Ecommerce in Pakistan witnessed an accelerated pace of growth over the period of past few years with the sale value of the industry touching Rs. 100 billion so far. However , the country still lags behind regional and comparable economies in terms of digitization of its payment sytems and efficiency of its logistics environment.
Pakistan is ranked at 120 among the different countries of the world, which is far behind the regional countries including China, India, Bangladesh, Nepal and etc.
The issues related to Ecommerce have been persistent despite increase in its adoptability among the masses and the consistent penetration in the coverage areas. The industry could move at much faster peace if these issues are fixed on long-term basis by the industry players and other stakeholders.
State Bank of Pakistan (SBP) in its report identified weak areas of the Ecommerce industry of Pakistan. It highlighted how accelerated growth could be achieved while addressing the issues related to the industry, which will also benefit the economy of the country at a large scale.
Here are some of the issues that Pakistani ecommerce industry needs to focus on:
Longer Delivery Times
Longer delivery times are often cited as a major deterrent to the wider adoptability of the Ecommerce channel. Delivery times are usually affected when either (a) third party logistics partners fail to deliver on time, and/or (b) the inventory management systems of the sellers prove inadequate to fulfill the flexible needs of the electronic channel.
Online Payments Issues
The absence of trust in online platforms and inadequate implementation of consumer protection laws pertaining to Ecommerce, amid an already low digital literacy environment, become a deterrent to the rapid digitization envisioned by policymakers and industry players.
Consumer protection is perceived to be weak in Pakistan, with an impression that end buyers may have little recourse available in case of payment disputes or instances requiring return of goods/services acquired via the e-commerce channel. In particular, consumers tend to be hesitant when transacting using online channels, as they worry that their personal information (such as credit card number, bank account number, address, etc.) may be leaked or misused by unauthorized persons.
Lack of Awareness
Still, approximately 90 percent of ecommerce transactions in Pakistan are cash on delivery (COD) due to multiple reasons. From the consumer side, a preference for cash may be attributed to low financial and digital literacy, security of online payment channels and instruments, and availability of dispute resolution mechanism in case a wrong or substandard product is delivered to the customers.
Lack of Options
The efficacy of the online payment system gets diminished as many banks do not by default allow debit cards to be used for online transactions. Either the customers have to contact bank’s helpline to activate the debit cards for e-commerce for a set timeframe, or the debit cards simply cannot be used to transact online.
In this regard, commercial banks should allow their consumers the option to pre-select at the time of issuance of debit cards the right of e-commerce application, alongside providing them due security and a Transaction Monitoring Systems protocol, which is already in place for credit cards.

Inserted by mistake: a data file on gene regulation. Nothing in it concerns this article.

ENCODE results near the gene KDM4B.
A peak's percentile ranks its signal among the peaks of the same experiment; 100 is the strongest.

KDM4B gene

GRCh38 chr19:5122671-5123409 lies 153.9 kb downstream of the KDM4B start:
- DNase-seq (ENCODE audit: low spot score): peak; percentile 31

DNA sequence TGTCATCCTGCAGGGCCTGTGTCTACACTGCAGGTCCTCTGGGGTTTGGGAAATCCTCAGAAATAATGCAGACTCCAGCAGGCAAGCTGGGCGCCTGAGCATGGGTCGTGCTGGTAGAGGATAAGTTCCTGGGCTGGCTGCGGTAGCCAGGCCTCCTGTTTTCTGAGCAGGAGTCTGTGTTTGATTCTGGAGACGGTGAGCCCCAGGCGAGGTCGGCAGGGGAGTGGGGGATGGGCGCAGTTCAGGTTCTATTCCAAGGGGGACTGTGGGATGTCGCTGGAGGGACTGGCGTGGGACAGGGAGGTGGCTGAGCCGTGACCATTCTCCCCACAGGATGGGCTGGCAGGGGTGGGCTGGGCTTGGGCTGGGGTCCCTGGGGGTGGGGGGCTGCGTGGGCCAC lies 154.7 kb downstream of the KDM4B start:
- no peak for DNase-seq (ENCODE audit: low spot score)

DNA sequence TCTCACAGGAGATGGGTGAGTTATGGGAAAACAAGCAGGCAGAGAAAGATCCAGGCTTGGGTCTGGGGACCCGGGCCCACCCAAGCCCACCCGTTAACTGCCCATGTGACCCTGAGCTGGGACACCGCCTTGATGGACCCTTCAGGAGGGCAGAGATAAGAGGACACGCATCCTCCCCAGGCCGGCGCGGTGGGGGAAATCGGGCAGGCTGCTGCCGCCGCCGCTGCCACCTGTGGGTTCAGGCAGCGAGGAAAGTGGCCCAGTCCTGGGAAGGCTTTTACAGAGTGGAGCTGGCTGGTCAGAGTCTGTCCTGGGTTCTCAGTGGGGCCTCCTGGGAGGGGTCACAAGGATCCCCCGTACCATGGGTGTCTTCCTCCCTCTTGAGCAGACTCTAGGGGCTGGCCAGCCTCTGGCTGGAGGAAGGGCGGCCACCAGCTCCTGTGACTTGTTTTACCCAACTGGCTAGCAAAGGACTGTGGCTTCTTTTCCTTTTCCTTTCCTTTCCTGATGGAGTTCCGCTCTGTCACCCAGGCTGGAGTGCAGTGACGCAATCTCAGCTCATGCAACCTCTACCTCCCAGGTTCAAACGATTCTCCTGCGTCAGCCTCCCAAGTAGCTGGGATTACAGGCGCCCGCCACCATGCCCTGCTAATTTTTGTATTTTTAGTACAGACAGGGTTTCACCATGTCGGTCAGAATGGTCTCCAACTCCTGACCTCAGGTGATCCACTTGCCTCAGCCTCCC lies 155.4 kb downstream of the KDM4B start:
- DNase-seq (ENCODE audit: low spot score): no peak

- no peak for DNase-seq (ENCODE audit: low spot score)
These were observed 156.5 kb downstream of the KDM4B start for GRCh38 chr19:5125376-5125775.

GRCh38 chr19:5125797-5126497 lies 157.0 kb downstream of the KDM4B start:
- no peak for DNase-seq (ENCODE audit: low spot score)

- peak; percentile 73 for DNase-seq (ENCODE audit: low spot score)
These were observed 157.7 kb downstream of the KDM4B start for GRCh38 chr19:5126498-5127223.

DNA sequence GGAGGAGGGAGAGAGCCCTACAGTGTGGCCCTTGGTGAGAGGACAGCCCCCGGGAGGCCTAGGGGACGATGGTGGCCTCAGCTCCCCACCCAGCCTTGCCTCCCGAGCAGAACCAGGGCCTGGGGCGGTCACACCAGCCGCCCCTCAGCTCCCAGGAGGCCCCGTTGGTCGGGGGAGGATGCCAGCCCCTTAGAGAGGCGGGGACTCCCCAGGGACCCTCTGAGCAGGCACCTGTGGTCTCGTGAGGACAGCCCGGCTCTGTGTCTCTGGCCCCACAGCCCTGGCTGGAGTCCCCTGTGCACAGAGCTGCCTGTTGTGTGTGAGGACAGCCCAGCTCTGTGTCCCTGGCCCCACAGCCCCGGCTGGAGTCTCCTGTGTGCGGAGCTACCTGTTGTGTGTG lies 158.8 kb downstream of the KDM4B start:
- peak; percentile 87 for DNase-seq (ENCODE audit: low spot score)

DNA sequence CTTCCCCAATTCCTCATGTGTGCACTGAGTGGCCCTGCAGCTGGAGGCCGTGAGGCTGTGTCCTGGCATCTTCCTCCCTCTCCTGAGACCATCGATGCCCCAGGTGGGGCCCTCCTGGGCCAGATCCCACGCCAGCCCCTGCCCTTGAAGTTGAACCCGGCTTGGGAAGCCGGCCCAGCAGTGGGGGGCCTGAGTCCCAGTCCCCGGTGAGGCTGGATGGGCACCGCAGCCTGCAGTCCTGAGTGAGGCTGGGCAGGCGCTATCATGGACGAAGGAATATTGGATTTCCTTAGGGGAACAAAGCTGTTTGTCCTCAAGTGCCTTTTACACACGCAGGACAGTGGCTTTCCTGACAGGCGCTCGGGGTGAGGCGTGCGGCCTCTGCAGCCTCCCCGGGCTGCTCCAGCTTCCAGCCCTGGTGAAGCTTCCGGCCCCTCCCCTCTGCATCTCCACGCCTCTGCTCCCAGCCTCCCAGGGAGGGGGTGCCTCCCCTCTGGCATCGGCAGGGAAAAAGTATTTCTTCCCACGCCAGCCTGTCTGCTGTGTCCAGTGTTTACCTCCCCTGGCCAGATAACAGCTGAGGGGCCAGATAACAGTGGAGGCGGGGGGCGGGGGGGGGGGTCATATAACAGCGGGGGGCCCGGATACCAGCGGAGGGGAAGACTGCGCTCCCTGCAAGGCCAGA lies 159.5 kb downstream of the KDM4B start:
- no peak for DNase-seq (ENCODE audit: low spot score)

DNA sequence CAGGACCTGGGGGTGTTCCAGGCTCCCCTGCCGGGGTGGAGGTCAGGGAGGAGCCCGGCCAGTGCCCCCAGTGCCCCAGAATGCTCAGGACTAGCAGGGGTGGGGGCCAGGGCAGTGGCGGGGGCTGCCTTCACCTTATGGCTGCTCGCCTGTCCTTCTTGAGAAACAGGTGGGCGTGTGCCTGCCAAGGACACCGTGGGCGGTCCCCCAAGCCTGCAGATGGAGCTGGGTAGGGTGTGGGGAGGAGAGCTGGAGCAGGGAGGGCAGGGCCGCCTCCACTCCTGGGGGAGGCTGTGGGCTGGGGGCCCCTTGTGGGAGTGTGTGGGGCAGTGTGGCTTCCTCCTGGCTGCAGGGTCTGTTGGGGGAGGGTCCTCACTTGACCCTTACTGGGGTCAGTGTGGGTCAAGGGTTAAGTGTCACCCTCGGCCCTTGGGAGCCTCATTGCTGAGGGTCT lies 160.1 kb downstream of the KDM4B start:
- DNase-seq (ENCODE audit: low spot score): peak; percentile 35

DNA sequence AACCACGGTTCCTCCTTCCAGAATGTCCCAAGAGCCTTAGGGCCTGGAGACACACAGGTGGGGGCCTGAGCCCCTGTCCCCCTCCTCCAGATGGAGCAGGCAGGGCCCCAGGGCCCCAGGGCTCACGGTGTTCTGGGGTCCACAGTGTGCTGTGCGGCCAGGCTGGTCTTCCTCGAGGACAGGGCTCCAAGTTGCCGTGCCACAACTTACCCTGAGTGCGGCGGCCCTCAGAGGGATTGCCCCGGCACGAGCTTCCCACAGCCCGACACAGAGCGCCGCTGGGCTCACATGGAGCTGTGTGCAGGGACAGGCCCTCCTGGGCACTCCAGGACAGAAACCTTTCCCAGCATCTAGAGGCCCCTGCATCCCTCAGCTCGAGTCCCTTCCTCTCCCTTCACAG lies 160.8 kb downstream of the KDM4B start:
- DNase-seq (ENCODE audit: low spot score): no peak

High Cost of Doing Business
For businesses, upfront costs for developing an adequately secure and reliable infrastructure for payment processing, negotiating contracts with banks/PSO/PSPs, and stringent KYC requirements of banks for merchant on boarding prove to be the major deterrents.
Reducing search and contractual costs of vendors due to computerized systems and common digital infrastructure may help increase efficiency of the system by allowing swift transactions and providing co-sales services such as data analytics and payment platforms.
On the stock management front, a section of Ecommerce companies and vendors sell their products through logistic service are in the process of digitizing their inventory systems and integrating their warehouse database with that of the website’s central domain. This enables the sellers to operate on a Just in Time (JIT) rather than on a Just in Case (JIC) basis, thereby reducing storage and processing costs and quickening the purchasing process.
With the entrance of Chinese digital giants such as Alibaba (through acquisition of Daraz.pk) and Ant Financial (via a 45 percent stake investment in Telenor Microfinance Bank), the e-commerce landscape of Pakistan can be expected to evolve rapidly.
Following the success of their technological products and services in China, these players are likely to introduce and inspire variants of the same in the digital landscape of Pakistan. For example, the market spaces may give higher level of attention towards personalization and customization of their content and product recommendation protocols. The purchasers’ history of browsing through the marketplace, and the record of their previous purchases would be used to improve marketing and sales experience.
Secondly, thanks to advances in IT systems, the platforms would be able to provide comprehensive inventory and sales management systems to the suppliers. This would help bring down warehousing costs, while enhancing the speed of order processing via real-time interactive demand and supply data interfaces.
On the payments front, the market players would tap into the exponentially growing usage of ecommerce platforms on mobile phones (the phenomenon often referred to as m-commerce) and offer new modes of transaction settlements.
The next step would be to use the consumers’ purchasing history to devise a credit scoring mechanism to offer micro-loans for transactions and, eventually, savings.